However, he did not provide any further details on the matter.
Orders from the junta chief are issued via the absolute power granted under Article 44, which was first addressed in the interim charter and later secured in the 2017 Constitution.
Such orders have become laws once issued, and will remain in place unless they are legally nullified. The latest use of the power was to amend the new political party law in order to extend parties’ administrative work periods prior to an election.
Political parties have cried foul that the recent order imposes disadvantages on them instead of easing matters, ahead of a national election that is due to take place at the end of this year.
Sansern said the National Council for Peace and Order had reviewed the use of Article 44 power at its meeting today, and that Deputy Prime MInister Wissanu Krea-ngam had been assigned to revisit the original purposes for its use for the council’s members.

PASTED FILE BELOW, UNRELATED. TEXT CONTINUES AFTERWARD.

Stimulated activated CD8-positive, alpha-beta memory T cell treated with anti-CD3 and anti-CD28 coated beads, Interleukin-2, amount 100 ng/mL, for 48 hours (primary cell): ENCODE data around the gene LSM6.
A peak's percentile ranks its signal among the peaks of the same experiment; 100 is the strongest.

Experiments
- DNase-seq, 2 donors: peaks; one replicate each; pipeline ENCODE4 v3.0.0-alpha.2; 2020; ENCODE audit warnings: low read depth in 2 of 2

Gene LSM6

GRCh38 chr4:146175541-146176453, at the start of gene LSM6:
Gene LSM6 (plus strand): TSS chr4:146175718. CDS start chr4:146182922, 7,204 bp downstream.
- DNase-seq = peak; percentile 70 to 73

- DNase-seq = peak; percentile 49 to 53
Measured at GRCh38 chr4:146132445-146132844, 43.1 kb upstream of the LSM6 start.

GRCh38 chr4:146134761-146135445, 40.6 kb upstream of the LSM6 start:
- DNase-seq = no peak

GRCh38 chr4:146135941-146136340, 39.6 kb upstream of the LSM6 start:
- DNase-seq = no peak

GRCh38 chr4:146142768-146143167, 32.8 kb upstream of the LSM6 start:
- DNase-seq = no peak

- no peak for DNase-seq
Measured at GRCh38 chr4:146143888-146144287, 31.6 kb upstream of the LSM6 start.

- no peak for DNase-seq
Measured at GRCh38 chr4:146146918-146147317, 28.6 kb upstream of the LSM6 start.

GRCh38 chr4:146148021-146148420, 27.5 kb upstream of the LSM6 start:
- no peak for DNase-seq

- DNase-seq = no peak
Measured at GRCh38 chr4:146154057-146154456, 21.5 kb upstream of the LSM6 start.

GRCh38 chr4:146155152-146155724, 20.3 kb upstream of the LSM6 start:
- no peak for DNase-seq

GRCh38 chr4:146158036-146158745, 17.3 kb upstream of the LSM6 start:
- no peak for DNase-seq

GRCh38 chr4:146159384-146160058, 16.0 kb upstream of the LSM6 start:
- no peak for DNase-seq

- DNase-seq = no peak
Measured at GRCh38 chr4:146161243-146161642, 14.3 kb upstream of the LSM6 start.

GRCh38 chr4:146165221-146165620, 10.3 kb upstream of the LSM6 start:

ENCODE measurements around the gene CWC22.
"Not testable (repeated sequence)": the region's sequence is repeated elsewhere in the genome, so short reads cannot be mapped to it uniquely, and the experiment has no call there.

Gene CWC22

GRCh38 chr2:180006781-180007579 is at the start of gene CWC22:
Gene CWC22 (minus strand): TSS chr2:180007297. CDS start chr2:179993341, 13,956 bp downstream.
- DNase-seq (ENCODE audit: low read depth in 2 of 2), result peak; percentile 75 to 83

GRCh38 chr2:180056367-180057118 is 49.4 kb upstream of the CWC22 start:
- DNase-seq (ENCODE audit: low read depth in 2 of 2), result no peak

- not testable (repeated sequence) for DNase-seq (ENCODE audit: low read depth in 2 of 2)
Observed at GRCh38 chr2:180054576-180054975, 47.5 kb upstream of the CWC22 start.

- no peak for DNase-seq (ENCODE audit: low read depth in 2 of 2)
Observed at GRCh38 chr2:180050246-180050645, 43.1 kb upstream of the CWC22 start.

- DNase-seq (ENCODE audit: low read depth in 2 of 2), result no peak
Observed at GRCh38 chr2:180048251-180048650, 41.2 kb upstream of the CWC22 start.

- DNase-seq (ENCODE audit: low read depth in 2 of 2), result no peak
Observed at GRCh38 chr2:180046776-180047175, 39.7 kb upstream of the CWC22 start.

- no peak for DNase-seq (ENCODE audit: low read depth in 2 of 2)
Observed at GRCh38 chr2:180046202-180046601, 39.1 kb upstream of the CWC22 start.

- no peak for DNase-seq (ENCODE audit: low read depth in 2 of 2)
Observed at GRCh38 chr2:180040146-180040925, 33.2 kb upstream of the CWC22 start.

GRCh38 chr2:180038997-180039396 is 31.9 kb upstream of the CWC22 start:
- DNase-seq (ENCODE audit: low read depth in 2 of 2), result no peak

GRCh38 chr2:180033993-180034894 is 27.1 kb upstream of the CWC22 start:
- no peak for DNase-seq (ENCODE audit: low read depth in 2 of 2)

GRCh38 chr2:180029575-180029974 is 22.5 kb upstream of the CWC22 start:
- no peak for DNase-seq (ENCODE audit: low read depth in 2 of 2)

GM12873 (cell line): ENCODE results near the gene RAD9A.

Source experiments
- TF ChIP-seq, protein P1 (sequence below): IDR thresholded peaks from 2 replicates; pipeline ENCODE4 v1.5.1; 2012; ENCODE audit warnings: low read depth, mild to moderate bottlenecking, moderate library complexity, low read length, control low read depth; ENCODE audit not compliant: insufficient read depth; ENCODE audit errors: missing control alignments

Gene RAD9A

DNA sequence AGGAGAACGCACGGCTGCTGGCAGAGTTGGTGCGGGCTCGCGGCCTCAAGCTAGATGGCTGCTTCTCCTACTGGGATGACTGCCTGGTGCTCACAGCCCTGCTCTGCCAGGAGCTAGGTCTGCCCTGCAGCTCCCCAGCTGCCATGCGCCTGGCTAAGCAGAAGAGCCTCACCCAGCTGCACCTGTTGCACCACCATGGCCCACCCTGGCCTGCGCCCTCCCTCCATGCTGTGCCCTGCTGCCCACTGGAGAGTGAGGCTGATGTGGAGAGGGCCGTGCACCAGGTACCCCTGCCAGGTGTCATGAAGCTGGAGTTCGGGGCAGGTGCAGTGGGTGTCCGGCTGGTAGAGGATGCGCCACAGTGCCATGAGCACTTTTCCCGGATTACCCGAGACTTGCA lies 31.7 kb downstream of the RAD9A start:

According to the government spokesman, there are three prime purposes for the use of Article 44.
First, it is used for “important matters”, which include reform or structural changes, national security, public safety, and rehabilitation of economic woes.
Secondly, it is used when the normal legal processes are delayed and susceptible to prompting public frustration.
Thirdly, Article 44 is used for fixing immediate problems before more sustainable measures are issued.
It would however never be used to overrule the judiciary, he added.
Published : January 10, 2018
By : The Nation